By becoming a visible presence around your town or neighborhood, you give yourself added name recognition. In some situations, it can be substantially less expensive to get your name into the public consciousness this way than through traditional forms of advertising. What's more, this kind of community involvement gives you clearer name recognition than just putting your name and face on public transit or in the Yellow Pages.
This is a particularly good way to get clients if you're working in a rural area or have a practice that depends on large numbers of older clients. This can mean that many online marketing ideas won't really bring in the clients you're depending on, and offline measures become critically important.
#5: Work Pro Bono Cases
While you can't do everything for free or take cases without regard for a client's ability to pay, you should always be thinking about whether a case may be worth taking on a pro bono basis. Pro bono cases should usually be the kinds of case that will stretch and push you without pushing so far that they're beyond your ability level. You should consider taking cases pro bono if you believe that they may help you make a name for yourself in the local legal community.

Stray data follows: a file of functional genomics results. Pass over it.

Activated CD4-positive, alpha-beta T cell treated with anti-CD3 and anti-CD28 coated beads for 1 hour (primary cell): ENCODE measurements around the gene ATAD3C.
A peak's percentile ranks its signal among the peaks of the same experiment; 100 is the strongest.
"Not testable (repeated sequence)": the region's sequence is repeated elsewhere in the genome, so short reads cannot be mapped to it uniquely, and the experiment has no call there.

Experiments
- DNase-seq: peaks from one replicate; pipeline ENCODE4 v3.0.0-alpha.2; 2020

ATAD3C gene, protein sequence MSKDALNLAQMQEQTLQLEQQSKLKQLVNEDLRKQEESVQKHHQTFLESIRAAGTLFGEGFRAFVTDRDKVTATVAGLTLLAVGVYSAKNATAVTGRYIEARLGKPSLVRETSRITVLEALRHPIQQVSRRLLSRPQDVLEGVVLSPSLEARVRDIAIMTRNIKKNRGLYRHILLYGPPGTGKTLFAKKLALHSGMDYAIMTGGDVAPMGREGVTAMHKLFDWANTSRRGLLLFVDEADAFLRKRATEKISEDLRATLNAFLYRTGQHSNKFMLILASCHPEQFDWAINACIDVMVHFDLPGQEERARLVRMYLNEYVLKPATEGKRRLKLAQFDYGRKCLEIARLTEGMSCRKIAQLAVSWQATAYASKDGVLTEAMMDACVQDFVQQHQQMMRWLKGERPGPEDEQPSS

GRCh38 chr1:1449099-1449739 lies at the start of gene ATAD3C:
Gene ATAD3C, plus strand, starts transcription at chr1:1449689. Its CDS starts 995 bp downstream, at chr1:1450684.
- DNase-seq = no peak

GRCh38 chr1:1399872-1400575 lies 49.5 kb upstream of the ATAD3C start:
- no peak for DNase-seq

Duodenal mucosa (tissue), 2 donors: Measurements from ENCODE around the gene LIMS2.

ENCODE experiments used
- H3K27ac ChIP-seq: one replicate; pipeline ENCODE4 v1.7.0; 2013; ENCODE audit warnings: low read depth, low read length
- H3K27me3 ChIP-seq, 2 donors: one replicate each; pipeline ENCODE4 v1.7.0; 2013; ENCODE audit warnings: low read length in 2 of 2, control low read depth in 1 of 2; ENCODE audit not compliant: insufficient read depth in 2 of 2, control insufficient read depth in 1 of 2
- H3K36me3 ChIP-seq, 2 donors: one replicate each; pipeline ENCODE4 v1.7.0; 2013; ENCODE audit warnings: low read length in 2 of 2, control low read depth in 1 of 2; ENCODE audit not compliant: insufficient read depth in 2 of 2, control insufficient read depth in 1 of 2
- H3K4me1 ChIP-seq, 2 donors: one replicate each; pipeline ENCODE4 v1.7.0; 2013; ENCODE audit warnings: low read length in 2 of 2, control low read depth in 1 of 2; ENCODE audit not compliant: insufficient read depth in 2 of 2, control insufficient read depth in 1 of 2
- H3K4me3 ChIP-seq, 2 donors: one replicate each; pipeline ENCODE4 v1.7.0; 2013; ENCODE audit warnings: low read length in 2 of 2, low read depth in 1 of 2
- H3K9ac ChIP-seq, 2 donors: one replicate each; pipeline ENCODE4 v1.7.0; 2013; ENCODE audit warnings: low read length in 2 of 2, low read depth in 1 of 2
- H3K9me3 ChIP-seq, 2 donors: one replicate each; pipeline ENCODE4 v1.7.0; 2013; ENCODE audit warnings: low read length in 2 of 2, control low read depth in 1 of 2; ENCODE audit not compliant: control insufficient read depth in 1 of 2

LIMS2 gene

Keep in mind that just because a case will attract a lot of publicity doesn't mean you're obligated to take it on a pro bono basis. Ask a trusted mentor for advice about taking a case if you're worried it's too far outside your wheelhouse.
#6: Responsive Social Media Channels
When you're using social networking websites like LinkedIn, Facebook, or Twitter, you should make sure that you're keeping an eye on your firm's name and any relevant hashtags to make sure that if you're being talked about, you know what's being said. You shouldn't always interfere—for example, if people are giving you compliments, it's often better to just stay out of it—but you should make sure that you're always listening. If someone has a complaint or a question, feel free to respond to it in a positive, constructive manner. This will give you a better online reputation and make it more likely that people seeing your social media presence will want to hire you.